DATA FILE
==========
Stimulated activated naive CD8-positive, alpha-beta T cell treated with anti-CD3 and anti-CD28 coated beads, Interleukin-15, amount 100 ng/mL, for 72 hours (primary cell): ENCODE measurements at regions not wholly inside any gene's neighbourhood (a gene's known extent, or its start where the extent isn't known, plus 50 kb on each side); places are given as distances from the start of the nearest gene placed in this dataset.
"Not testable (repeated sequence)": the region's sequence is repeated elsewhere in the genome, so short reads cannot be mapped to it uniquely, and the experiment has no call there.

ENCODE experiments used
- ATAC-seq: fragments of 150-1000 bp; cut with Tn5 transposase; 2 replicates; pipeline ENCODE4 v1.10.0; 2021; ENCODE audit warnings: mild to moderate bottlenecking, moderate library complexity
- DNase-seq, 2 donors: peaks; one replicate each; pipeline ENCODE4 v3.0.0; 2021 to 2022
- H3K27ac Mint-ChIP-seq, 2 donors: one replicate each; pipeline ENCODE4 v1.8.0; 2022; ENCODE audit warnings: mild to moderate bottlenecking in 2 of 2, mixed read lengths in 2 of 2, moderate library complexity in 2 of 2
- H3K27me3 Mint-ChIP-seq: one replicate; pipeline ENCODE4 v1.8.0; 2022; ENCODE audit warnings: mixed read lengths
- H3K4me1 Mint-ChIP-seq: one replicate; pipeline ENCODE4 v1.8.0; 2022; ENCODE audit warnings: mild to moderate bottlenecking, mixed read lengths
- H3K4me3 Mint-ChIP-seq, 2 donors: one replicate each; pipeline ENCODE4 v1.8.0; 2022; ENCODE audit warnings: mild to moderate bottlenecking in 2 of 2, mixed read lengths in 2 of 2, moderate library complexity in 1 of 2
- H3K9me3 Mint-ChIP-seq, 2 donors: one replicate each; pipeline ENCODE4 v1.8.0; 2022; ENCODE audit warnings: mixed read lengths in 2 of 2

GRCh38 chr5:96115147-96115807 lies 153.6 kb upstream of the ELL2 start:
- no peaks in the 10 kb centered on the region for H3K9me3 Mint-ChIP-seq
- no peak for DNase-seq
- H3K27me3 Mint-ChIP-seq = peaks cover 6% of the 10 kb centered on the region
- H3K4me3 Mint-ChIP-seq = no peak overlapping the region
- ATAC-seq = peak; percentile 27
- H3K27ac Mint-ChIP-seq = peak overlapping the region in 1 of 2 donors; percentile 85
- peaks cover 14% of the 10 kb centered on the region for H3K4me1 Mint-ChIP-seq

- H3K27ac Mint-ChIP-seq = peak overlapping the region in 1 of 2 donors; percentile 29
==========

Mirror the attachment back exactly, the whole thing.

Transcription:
Stimulated activated naive CD8-positive, alpha-beta T cell treated with anti-CD3 and anti-CD28 coated beads, Interleukin-15, amount 100 ng/mL, for 72 hours (primary cell): ENCODE measurements at regions not wholly inside any gene's neighbourhood (a gene's known extent, or its start where the extent isn't known, plus 50 kb on each side); places are given as distances from the start of the nearest gene placed in this dataset.
"Not testable (repeated sequence)": the region's sequence is repeated elsewhere in the genome, so short reads cannot be mapped to it uniquely, and the experiment has no call there.

ENCODE experiments used
- ATAC-seq: fragments of 150-1000 bp; cut with Tn5 transposase; 2 replicates; pipeline ENCODE4 v1.10.0; 2021; ENCODE audit warnings: mild to moderate bottlenecking, moderate library complexity
- DNase-seq, 2 donors: peaks; one replicate each; pipeline ENCODE4 v3.0.0; 2021 to 2022
- H3K27ac Mint-ChIP-seq, 2 donors: one replicate each; pipeline ENCODE4 v1.8.0; 2022; ENCODE audit warnings: mild to moderate bottlenecking in 2 of 2, mixed read lengths in 2 of 2, moderate library complexity in 2 of 2
- H3K27me3 Mint-ChIP-seq: one replicate; pipeline ENCODE4 v1.8.0; 2022; ENCODE audit warnings: mixed read lengths
- H3K4me1 Mint-ChIP-seq: one replicate; pipeline ENCODE4 v1.8.0; 2022; ENCODE audit warnings: mild to moderate bottlenecking, mixed read lengths
- H3K4me3 Mint-ChIP-seq, 2 donors: one replicate each; pipeline ENCODE4 v1.8.0; 2022; ENCODE audit warnings: mild to moderate bottlenecking in 2 of 2, mixed read lengths in 2 of 2, moderate library complexity in 1 of 2
- H3K9me3 Mint-ChIP-seq, 2 donors: one replicate each; pipeline ENCODE4 v1.8.0; 2022; ENCODE audit warnings: mixed read lengths in 2 of 2

GRCh38 chr5:96115147-96115807 lies 153.6 kb upstream of the ELL2 start:
- no peaks in the 10 kb centered on the region for H3K9me3 Mint-ChIP-seq
- no peak for DNase-seq
- H3K27me3 Mint-ChIP-seq = peaks cover 6% of the 10 kb centered on the region
- H3K4me3 Mint-ChIP-seq = no peak overlapping the region
- ATAC-seq = peak; percentile 27
- H3K27ac Mint-ChIP-seq = peak overlapping the region in 1 of 2 donors; percentile 85
- peaks cover 14% of the 10 kb centered on the region for H3K4me1 Mint-ChIP-seq

- H3K27ac Mint-ChIP-seq = peak overlapping the region in 1 of 2 donors; percentile 29